Liability to tax in Malta is largely linked to an individual’s residence and domicile status. The term resident, when applied to individuals usually refers to an individual who resides in Malta except for such temporary absences as are deemed reasonable and not inconsistent with the claim of such individual to be a resident in Malta. In general, individuals are considered as resident in Malta when they are physically present in Malta for a period exceeding 183 days in a calendar year. The term ‘domicile’ is not defined in the Malta Income Tax Act but usually refers to the intention that a person may have to reside permanently in Malta and is generally associated with the country in which an individual has his permanent home and typically severing all ties with our countries.
Individuals who are both ordinarily resident and domiciled in Malta, are subject to tax on a worldwide basis whereby all income and capital gains arising in Malta or elsewhere are deemed to be subject to tax in Malta regardless to whether the foreign source income is remitted to Malta or not.
Individuals who are either resident or domiciled in Malta are subject to tax on Malta source income and capital gains and on foreign source income received in Malta. Foreign capital gains are not subject to tax even if remitted to Malta.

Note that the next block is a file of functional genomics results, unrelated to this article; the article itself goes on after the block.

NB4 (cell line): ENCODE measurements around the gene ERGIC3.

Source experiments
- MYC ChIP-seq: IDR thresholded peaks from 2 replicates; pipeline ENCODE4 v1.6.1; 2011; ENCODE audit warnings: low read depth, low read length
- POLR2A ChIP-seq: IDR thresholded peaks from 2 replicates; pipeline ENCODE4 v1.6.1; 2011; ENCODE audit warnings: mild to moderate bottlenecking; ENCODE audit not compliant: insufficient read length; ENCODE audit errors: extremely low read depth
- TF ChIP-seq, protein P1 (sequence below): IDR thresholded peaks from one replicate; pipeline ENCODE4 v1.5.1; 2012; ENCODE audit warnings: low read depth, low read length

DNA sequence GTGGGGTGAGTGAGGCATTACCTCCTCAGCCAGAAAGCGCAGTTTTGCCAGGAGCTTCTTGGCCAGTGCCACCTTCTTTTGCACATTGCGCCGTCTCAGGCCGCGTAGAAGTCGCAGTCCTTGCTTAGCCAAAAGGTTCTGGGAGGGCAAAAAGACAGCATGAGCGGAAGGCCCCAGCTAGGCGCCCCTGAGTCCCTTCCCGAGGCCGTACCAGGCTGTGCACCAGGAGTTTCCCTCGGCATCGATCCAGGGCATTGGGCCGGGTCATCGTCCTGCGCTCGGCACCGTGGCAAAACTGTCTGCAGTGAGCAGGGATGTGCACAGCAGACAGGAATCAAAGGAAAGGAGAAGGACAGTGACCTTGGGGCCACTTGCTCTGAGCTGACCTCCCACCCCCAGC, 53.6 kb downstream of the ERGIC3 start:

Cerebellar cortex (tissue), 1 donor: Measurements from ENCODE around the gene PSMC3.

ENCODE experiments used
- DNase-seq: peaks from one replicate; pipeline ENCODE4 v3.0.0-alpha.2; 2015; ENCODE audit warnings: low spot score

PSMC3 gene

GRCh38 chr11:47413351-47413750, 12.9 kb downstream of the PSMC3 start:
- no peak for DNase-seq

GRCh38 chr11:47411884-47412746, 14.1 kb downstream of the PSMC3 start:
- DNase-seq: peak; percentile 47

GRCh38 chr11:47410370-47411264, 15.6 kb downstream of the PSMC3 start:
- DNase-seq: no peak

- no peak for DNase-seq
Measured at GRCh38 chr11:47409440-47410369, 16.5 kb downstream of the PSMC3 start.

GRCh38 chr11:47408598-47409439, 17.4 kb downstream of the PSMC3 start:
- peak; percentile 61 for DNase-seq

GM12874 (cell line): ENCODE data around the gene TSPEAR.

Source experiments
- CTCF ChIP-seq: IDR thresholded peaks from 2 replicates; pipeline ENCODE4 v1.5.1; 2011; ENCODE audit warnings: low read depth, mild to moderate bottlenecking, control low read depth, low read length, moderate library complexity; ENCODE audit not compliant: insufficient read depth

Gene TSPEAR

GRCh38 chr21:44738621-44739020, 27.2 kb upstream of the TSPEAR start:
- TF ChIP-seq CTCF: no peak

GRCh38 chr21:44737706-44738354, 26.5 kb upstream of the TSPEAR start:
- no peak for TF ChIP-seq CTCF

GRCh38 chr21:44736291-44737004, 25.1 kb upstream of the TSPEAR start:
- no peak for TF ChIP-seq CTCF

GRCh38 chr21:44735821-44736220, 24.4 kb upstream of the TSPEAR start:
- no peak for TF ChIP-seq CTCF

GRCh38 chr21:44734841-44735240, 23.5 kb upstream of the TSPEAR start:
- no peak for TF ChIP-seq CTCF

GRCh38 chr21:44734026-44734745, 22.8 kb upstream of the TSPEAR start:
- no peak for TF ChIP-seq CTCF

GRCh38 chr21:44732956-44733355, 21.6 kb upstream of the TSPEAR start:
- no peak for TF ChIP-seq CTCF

Individuals temporarily resident in Malta (physically present for a period not exceeding 183 days in a calendar year and with no intention to reside in Malta) are only subject to tax on the income arising in Malta.
Income tax on individuals is levied at progressive rates, the highest rate being that of 35%. Individuals subject to income tax in Malta on the remittance basis of taxation are subject to an annual minimum tax payment of €5,000 applicable from basis year 2018 if the individual is in receipt of annual foreign income which does not amount to less than €35,000. The minimum tax of €5,000 shall not effect the minimum tax applicable to beneficiaries of a special tax status in Malta.